1. A little bit of theory

Between 291,000 and 646,000 people worldwide die from seasonal influenza-related respiratory illnesses each year. iF°EVE will change this. iF°EVE will be a life-saver like a defibrillator or a rescue helicopter. First we will take a look at the body core temperature classification:

ClassBody core temperature
Hypothermia< 35 °C
Normal36.5-37.5 °C
Fever> 38.3 °C
Hyperthermia> 40.0 °C
Hyperpyrexia> 41.5 °C

Easy to classify depending on the measured temperature only. Next we will take a look at the Naive Bayes classifiers that are commonly used in automatic medical diagnosis. There are many tutorials about the naive Bayes classifier out there, so I keep it short here.

Bayes' theorem:

\color{White} \large P \big(h|d)= \frac{P\big(d|h)\times P\big(h)}{P\big(d)} h: Hypothesis
d: Data
P(h): Probability of hypothesis h before seeing any data d
P(d|h): Probability of the data if the hypothesis h is true

The data evidence is given by

\color{White} \large P \big(d)= \sum_h P \big(d|h)  \times P \big(h)where P(h|d) is the probability of hypothesis h after having seen the data d.

Generally we want the most probable hypothesis given training data. This is the maximum a posteriori hypothesis:

\color{White} \large h_{MAP}=arg~max_{h\in H} P \big(h|d)=arg~max_{h\in H} \frac{P \big(d|h)\times P\big(h)}{P\big(d)}

H: Hypothesis set or space

As the denominators P(d) are identical for all hypotheses, hMAP can be simplified:

\color{White} \large h_{MAP}=arg~max_{h\in H} P \big(d|h) \times P \big(h)If our data d has several attributes, the naïve Bayes assumption can be used. Attributes a that describe data instances are conditionally independent given the classification hypothesis:

\color{White} \large P \big(d|h)=P \big(a_{1},...,a_{T}|h) = \prod_t P \big(a_{t}|h) \color{White} \large h_{NB}=arg~max_{h\in H} P(h)\times \prod_t P \big(a_{t}|h)

Every human depending on the age catches a cold 3-15 times a year. Taking the average 9 times a year and assuming a world population of 7· 10^9, we have 63· 10^9 common cold cases a year. Around 5·10^6 people will get the flu per year. Now we can compute:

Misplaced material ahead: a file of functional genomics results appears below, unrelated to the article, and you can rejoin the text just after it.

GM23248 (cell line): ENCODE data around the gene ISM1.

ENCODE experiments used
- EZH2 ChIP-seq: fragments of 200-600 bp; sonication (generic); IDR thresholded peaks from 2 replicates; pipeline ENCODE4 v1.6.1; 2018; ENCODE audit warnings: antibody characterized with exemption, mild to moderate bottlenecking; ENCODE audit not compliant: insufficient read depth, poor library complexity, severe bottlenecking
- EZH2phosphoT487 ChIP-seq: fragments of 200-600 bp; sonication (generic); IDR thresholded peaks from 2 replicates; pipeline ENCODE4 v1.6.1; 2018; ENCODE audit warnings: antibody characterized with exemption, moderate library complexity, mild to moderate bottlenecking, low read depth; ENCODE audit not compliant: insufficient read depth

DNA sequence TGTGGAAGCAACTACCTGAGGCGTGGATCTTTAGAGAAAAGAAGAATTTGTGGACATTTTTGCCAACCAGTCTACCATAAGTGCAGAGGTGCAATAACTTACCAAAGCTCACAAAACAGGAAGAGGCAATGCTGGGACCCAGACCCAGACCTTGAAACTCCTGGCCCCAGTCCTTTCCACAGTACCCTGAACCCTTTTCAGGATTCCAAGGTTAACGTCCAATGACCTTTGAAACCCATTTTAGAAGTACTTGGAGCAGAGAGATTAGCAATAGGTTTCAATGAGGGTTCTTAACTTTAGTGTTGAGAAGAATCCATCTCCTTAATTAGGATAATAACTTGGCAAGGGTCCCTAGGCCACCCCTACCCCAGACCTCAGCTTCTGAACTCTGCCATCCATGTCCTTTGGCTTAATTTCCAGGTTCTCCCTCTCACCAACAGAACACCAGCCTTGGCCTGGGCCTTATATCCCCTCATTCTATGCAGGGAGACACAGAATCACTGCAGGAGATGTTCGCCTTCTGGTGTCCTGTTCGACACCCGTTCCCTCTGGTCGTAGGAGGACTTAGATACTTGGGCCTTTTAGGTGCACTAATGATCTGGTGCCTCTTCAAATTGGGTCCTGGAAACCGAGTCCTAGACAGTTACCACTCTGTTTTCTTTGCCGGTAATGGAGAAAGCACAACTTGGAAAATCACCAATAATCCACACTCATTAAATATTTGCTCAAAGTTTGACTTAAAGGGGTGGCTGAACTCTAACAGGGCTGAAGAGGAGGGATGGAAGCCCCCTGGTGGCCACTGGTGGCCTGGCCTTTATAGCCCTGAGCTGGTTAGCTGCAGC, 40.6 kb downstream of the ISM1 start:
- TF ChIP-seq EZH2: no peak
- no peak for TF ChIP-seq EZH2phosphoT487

\color{White} \large P \big(Flu)= \frac{5 \times 10^{6}}{5 \times 10^{6}+63 \times 10^{9}}  \approx 0.00008\color{White} \large P \big(Common~cold)= \frac{63 \times 10^{9}}{5 \times 10^{6}+63 \times 10^{9}}  \approx0.99992This means only one of approx. 12500 patients with common cold/flu like symptoms has actually flu! Rests of the data are taken from here. The probability-look-up table for supervised learning looks then as follows:

ProbFluCommon cold
P(Sore throat|h)0.550.5
P(Muscle pain|h)0.6750.1


\color{White} \large h_{NB}=arg~ max_{h\in  \big\{Common~cold,Flu\big\}} P(h)\times P(Fatigue|h) \times P(Fever|h) \times P(Chills|h) \times P(Sore~throat|h) \times P(Cough|h) \times P(Headache|h) \times P(Muscle~pain|h) \times P(Sneezing|h)Note: The probability that an event A is not occurring is given by

\color{White} \large P  \big(\neg A\big) =1-P \big(A\big)Multiplying a lot of probabilities, which are between 0 and 1 by definition, can result in floating-point underflow. Since

\color{White} \large \log⁡(x\times y)=\log⁡(x)+\log⁡(y) it is better to perform all computations by summing logs of probabilities rather than multiplying probabilities. The class with highest final un-normalized log probability score is still the most probable:

\color{White} \large h_{NB}=arg~ max_{h\in H} \log \big(P(h)\big)+ \sum_t \log \big(P\big(a_{t}|h\big)\big)

2. Schematic

Below you will find the initial schematic (right click, view image to enlarge).

Body temperature measurement is done by the infrared thermometer MLX90614ESF-DCA. Temperature...

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